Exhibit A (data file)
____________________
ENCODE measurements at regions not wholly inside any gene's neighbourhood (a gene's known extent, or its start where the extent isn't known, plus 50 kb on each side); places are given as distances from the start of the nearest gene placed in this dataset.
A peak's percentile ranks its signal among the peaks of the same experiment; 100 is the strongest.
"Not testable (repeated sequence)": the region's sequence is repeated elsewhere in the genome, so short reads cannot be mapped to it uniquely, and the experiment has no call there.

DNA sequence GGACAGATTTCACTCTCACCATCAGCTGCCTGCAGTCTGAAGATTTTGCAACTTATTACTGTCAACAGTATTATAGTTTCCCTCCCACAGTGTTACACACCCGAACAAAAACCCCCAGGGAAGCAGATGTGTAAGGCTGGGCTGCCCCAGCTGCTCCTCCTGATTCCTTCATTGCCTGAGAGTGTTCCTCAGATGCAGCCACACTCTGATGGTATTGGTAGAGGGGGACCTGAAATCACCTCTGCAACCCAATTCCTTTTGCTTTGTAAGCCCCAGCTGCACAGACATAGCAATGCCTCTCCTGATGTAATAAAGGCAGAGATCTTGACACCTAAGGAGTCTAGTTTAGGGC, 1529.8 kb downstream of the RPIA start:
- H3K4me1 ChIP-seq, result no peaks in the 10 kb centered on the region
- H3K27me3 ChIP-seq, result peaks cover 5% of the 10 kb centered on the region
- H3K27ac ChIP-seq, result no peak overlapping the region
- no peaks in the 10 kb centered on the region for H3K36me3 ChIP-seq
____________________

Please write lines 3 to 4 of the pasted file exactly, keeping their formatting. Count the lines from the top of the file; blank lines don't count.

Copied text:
"Not testable (repeated sequence)": the region's sequence is repeated elsewhere in the genome, so short reads cannot be mapped to it uniquely, and the experiment has no call there.

DNA sequence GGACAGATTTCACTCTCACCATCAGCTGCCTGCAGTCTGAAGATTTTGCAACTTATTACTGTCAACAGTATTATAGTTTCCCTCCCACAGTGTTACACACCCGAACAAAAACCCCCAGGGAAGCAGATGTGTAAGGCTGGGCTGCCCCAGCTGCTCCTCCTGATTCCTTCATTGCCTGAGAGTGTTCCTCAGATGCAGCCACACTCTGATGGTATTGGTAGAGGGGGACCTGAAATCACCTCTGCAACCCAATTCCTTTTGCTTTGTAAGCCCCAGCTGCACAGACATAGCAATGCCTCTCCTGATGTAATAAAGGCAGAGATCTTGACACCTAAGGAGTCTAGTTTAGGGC, 1529.8 kb downstream of the RPIA start: